So if you want to be prepared to put your toes in the water of Magma’s music, then close your eyes and imagine yourself being at those two shows at the Taverne in June of 1975 and seeing Magma at their best.  

Wednesday, January 17, 2018

Crocodile - His Name is Stan and He's a Bad Motherf**ker

For me, Austin has always been on my radar from some of the best progressive bands to come from the Lone Star state. Whether it’s Proud Peasant, Opposite Day, Thirteen of Everything, Stop Motion Orchestra, and this new band that launched two years ago of this new up-and-coming quartet called, Crocodile. The band considers; Greg Seale on Drums, Philip Spann (since replaced by Thomas Shaw) on Keyboards, Kevin Sims on Vocals and Guitar, and Ted Thomas on Bass Guitar and Vocals. They’ve released their debut album this year entitled, His Name Is Stan And He’s A Bad Motherf**ker.

Crocodile’s music takes a lot inspirations from the realms of Gentle Giant, Haken, Jethro Tull, and Rock Progressivo Italiano band, Premiata Forneria Marconi. The quartet honors the legacy and the spirit of the genre by making sure the flaming fires of Progressive Rock keep burning more and more and never hitting the water. Their debut album is also a concept album, about a story that Kevin Sims wrote about a man named, Stan when he was 16 years old.

Stan is a Workaholic. And obsessive. What he wants to do is be the type of person who wants to get the job done right and making sure that Stan wants to reach towards the light at the end of the tunnel to survive and see how much he’s accomplished from a young age to adulthood. I’ve picked a few highlights on the album that really got my attention and keeping an eye out for this band that will hopefully get the word out.

You have this almost wacky time change of 3/4 along with some other odd changes coming through the xylophones and guitars on I Was a Worker. There are these Carousel-like arrangements from Stan’s like as a working man as the nod to both Gentle Giant and Haken’s background vocal arrangements flow well as if forming a tight circle as the walking up-and-down section of the stairs that is part of the melodic mode format.

The catchy beats on Sawhorse, rides off into a new chapter in Stan’s life as if he’s on the rocket ship ready to hurl through the cosmos while Kevin and Philip bring the puzzle pieces together by creating magic and working hand-in-hand as a band of brothers to know they got each other’s back. Then, there’s the gothic folkish nightmare lullaby instrumental with Mellotron chords with a Danny Elfman-sque score that is straight out of Tim Burton’s Edward Scissorhands on the short instrumental Interlude (lunchtime).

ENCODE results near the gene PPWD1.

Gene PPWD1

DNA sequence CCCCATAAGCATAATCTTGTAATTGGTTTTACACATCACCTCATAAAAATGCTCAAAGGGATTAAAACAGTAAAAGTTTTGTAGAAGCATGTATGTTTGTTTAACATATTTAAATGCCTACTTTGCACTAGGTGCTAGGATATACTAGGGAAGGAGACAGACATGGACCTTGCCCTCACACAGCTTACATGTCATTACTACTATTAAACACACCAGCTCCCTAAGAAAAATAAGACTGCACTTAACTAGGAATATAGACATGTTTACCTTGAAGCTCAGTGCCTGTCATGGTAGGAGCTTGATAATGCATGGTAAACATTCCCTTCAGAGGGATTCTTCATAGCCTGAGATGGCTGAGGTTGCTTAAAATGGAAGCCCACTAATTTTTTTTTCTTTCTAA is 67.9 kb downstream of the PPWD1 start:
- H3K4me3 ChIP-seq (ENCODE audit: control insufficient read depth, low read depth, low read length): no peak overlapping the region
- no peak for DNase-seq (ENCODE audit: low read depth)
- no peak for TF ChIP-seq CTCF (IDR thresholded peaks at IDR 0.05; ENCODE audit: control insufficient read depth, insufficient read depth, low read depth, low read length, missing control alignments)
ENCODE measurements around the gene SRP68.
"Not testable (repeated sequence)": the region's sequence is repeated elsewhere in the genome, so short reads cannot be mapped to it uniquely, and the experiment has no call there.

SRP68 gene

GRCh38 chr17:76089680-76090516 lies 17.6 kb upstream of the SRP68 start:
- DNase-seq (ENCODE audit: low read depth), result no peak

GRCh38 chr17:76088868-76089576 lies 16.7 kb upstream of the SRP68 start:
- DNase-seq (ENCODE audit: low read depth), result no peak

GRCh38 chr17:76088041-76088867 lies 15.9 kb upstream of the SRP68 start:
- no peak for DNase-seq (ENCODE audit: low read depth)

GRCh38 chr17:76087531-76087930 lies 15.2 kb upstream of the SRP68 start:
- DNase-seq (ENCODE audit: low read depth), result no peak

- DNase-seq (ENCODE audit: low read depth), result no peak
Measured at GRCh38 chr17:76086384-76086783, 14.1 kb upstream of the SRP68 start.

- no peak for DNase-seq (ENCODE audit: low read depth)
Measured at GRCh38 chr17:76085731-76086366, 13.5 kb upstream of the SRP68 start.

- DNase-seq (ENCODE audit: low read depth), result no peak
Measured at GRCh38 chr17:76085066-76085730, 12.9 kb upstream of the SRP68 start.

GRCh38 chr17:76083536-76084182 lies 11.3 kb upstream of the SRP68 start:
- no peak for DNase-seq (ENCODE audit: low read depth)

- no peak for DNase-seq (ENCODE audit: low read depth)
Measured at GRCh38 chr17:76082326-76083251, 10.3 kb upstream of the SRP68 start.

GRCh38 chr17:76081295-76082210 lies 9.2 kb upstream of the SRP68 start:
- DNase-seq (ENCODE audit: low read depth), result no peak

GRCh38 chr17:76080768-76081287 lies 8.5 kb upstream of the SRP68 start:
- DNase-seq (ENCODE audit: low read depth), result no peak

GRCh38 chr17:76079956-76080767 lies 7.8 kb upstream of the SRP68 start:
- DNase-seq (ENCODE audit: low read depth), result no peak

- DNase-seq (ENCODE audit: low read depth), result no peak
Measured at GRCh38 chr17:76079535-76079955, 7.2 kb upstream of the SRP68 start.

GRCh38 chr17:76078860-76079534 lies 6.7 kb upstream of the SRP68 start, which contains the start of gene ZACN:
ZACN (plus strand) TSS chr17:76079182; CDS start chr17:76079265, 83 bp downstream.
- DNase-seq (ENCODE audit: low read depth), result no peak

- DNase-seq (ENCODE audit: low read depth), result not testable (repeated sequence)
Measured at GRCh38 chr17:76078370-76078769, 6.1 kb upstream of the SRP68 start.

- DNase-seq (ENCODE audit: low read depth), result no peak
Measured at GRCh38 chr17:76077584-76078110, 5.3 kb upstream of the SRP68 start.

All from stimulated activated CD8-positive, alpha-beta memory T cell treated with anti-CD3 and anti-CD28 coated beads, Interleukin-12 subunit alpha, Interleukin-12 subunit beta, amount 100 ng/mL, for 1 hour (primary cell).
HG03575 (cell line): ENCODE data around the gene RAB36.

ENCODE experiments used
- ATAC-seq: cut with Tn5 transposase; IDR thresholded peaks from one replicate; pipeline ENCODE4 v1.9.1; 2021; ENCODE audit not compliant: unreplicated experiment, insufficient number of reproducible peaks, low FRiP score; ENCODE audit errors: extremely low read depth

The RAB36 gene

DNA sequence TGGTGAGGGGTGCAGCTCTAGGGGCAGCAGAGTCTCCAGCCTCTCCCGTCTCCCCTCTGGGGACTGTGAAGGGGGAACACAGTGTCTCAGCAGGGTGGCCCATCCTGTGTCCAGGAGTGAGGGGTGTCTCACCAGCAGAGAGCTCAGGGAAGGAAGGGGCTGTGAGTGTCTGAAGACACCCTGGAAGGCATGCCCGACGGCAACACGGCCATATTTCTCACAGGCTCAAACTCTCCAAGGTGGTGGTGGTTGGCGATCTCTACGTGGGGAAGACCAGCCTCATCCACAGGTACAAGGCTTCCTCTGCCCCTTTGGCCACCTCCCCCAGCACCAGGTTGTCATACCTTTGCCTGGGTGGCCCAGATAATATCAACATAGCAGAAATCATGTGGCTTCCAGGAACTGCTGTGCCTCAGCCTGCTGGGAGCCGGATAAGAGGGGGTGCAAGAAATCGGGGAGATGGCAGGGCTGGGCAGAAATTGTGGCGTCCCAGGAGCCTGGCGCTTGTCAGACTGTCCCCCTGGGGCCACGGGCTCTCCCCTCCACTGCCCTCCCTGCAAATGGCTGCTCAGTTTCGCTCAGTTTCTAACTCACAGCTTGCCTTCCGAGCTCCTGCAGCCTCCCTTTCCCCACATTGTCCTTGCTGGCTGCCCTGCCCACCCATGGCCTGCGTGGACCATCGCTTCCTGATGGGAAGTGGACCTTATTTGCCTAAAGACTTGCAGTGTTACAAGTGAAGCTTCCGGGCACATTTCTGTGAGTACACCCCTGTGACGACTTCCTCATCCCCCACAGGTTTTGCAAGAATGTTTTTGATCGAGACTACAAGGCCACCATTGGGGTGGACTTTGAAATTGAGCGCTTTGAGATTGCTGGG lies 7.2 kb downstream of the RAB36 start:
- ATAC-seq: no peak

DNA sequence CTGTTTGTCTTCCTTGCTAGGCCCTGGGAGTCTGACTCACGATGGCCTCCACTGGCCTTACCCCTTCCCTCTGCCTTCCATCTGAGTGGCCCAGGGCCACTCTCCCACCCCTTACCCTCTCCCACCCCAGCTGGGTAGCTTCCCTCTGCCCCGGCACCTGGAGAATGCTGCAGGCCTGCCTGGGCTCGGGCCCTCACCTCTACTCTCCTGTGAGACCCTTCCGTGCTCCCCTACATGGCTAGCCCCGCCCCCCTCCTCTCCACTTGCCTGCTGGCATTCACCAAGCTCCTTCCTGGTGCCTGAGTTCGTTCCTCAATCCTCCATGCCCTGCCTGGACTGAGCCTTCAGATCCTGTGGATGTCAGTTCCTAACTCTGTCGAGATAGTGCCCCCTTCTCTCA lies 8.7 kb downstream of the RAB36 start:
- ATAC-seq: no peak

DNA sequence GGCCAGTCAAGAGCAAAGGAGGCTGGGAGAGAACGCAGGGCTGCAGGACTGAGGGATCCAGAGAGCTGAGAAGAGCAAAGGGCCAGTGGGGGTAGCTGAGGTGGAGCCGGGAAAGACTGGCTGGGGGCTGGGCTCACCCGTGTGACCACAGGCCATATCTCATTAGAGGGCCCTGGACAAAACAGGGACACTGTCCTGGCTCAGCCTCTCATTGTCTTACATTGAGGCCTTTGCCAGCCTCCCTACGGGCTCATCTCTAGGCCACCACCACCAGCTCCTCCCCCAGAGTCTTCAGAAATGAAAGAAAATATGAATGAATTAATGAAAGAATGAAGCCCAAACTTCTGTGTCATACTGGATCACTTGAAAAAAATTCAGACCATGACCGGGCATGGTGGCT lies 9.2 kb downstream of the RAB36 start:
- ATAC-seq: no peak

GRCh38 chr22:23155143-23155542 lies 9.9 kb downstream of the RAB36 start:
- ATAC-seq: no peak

Stan, is a real killing composition. It describes the main character as if it was told through Samuel L. Jackson’s wallet from the 1994 cult classic of Quentin Tarantino’s Pulp Fiction. Kevin’s guitar goes from and rhythmic structures that at times has some bluesy vibes as the opening riff between him and Phillip’s keyboards shows how much hard work Stan goes through day and night.

With Stir the Stain (F**k the Door), there are these mysterious tones almost as if Crocodile are searching for more clues to see what the criminal left behind. Not to mention a late ‘60s vibe on the guitar chords with a psychedelic vibe, hypnotizing sounds, and bass-picking by Ted Thomas as if he and the band mates are picking up the pace to know they are on the right track.

The closer, I am Stan begins with this Bluegrass electric intro featuring the harpsichord. The song takes place 25 years later as Stan has accomplished for all the work he’s done, through the thick and thin, and the heart that he has inside of him. And it goes to show that he’s come full circle. The band come together to bring Stan walking off into the sunset and knowing that it is time for him to relax and take a long vacation.

Crocodile have really got something that not just took me by surprise, but how their debut album works on different levels. Whether it’s hard, gothic, progressive, or odd time signatures, they've completely brought it all to the table. And while this is my ninth time listening to their first album, the beginning for them to walk on the Yellow Brick Road is only just the beginning.